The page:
Pusha T Through the Wire

Pusha T Through the Wire
In the latter half of the summer, and before the fuss and fight over his album release date, Exclaim! has the chance to chop it up with G.O.O.D. music spitter Pusha T. As we reported in July , Pusha is more than certain his debut album, My Name Is My Name, will be album of the year. With the album October 8 release date upon us, the anticipation has remained strong, if not stronger than before, and Pusha T explains why, discusses his favorite tracks off the album and talks about working with Kanye West.

What's been your biggest challenge since signing to G.O.O.D. Music in 2010 and embarking on a solo journey?
My biggest challenge since 2010 is trying to let my old fans know that I can't just come out and drop an album, you know? Like, my real fans that have been following me since the Clipse and the Re-Up Gang, you know once they heard about the signing they were like "Ok, it's time that you drop an album!" And it's like, "no, there's a whole preliminary thing that I have to do as far as exposing myself to new fans," and as well as, you know, getting people accustomed to hearing me solo-wise. Like, I had to sort of re-tune some of my fans because they only wanted to hear me with my brother. It's been sort of tough, but I think everyone's ready now.

Would you say that it's almost as if you're a freshman to the game all over again?
Well I'm not gonna say that, that'd be cheating. That'd be like me being 16, playing like rec league basketball, you know what I'm saying? Or with some 11-year olds, I can't do that. But you know, I treat it like such. My work ethic is like such. I treat it like I'm new. I treat it like it's about putting out mixtapes and multiple features, and just being heard like I'm new.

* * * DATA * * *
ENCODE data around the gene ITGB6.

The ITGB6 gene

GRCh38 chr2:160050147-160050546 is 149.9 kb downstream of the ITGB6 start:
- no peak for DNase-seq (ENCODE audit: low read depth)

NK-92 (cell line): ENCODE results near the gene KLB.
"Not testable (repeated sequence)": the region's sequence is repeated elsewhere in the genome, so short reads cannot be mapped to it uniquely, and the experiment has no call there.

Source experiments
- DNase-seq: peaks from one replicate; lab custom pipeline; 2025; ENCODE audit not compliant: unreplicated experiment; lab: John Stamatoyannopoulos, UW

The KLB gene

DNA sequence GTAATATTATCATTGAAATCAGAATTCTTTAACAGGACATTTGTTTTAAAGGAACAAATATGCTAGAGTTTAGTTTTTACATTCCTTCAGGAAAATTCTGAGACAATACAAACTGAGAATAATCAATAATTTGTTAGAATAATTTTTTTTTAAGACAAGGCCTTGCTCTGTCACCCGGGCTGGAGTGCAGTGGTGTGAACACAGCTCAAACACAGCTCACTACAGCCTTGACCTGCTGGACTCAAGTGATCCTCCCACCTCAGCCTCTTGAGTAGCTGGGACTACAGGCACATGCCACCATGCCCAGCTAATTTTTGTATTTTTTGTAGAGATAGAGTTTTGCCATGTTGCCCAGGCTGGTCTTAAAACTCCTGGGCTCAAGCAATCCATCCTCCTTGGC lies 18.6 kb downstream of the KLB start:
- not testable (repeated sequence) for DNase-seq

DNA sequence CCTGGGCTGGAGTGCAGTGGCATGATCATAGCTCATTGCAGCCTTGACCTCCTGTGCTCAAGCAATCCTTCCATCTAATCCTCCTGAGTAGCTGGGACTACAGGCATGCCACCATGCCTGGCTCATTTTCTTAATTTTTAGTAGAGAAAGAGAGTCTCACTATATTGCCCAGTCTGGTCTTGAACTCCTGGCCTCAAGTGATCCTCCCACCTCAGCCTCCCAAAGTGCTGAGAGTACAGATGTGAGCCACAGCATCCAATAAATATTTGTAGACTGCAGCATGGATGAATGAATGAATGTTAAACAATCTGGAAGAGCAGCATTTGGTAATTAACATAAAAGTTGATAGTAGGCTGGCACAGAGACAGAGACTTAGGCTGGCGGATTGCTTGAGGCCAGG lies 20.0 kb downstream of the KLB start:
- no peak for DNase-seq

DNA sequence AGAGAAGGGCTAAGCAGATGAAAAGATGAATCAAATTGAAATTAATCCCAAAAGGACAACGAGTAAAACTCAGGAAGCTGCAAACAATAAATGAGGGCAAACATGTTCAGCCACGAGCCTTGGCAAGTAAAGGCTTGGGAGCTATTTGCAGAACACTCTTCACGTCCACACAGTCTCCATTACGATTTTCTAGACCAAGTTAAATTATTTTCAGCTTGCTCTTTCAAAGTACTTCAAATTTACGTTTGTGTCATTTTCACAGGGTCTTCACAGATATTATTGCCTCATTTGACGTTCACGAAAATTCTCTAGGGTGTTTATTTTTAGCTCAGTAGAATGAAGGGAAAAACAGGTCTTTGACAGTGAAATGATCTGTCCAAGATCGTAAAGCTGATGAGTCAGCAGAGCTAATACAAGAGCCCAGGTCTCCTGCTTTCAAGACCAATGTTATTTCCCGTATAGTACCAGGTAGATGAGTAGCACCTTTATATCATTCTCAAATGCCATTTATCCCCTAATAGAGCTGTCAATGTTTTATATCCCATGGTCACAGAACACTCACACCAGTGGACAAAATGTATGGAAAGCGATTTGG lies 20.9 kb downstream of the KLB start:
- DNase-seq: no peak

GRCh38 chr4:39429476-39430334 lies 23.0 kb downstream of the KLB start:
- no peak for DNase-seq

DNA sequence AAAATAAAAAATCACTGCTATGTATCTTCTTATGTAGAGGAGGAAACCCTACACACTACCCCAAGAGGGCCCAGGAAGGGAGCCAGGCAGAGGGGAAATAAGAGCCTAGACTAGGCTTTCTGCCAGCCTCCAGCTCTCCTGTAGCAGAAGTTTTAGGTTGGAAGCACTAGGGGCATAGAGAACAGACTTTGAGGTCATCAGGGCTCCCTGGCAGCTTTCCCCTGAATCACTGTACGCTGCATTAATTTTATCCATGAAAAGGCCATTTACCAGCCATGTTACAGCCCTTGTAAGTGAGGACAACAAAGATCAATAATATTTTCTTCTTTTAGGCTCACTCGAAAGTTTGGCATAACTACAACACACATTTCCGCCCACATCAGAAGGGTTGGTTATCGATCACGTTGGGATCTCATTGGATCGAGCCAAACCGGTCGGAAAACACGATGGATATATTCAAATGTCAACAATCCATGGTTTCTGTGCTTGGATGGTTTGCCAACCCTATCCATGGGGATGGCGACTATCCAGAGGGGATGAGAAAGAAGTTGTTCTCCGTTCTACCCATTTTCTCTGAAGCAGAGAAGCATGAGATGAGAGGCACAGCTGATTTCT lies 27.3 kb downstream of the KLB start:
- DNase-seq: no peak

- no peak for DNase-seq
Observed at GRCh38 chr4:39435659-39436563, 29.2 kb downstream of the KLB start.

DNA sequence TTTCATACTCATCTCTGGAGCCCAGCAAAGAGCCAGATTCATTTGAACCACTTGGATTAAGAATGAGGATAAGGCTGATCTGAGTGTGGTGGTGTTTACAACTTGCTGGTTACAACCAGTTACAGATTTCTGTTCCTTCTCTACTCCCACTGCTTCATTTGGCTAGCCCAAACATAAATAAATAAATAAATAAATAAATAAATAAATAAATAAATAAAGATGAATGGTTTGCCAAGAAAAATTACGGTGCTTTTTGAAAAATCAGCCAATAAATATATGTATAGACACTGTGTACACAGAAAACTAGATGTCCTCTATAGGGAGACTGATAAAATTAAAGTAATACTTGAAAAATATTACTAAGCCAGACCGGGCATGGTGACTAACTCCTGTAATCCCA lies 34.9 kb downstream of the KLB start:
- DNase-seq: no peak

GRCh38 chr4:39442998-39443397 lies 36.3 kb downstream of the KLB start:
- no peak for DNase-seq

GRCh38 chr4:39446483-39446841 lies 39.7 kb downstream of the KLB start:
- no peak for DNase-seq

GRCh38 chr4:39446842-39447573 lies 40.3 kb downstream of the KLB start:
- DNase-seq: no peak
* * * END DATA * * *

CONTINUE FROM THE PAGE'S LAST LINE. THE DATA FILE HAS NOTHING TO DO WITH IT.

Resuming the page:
As someone who's gained respect and veteran status deserved in the game, was there a reason why you decided to release Fear of God [originally] and Wrath of Caine as free mixtapes, as opposed to selling them?
Oh, I mean I don't necessarily know anything other than that. I guess I could've sold it, but I don't really have time for all the politics that go into that. I'm gonna get money, that's gonna come, but I'd much rather just get the music out to the people. By getting it out to the people, tours come… numerous tours come, shows, appearances, hosting. I treated it with videos and things like that, so it was more so just about getting out to the people and the public eye. All the politics by selling it just slows things up.

Could you explain the idea behind My Name is My Name and where the concept came from?
My Name is My Name came from the show on HBO called The Wire, and it was said by the character Marlo Stansfield. He was a young, brash drug kingpin who was in competition with older guys. He was the new one, but he wasn't following any rules. He was reckless, he did his own thing, he didn't care and he had his own money. And he has a strong hold on the public and the clientele, and he was just letting everybody know he was in direct competition with them. When it comes to the actual My Name is My Name album, man, I gravitated towards this character, number one. Number two; it was also speaking to people who have so much to say about Pusha-T's content. Man, I've been in this game since…my first album came out in 2002. And it's like man, you know what you're getting from me at this point. I've been around this long, and if you have something to say about this content, then it's like my name is Pusha. Get over it after 11 years.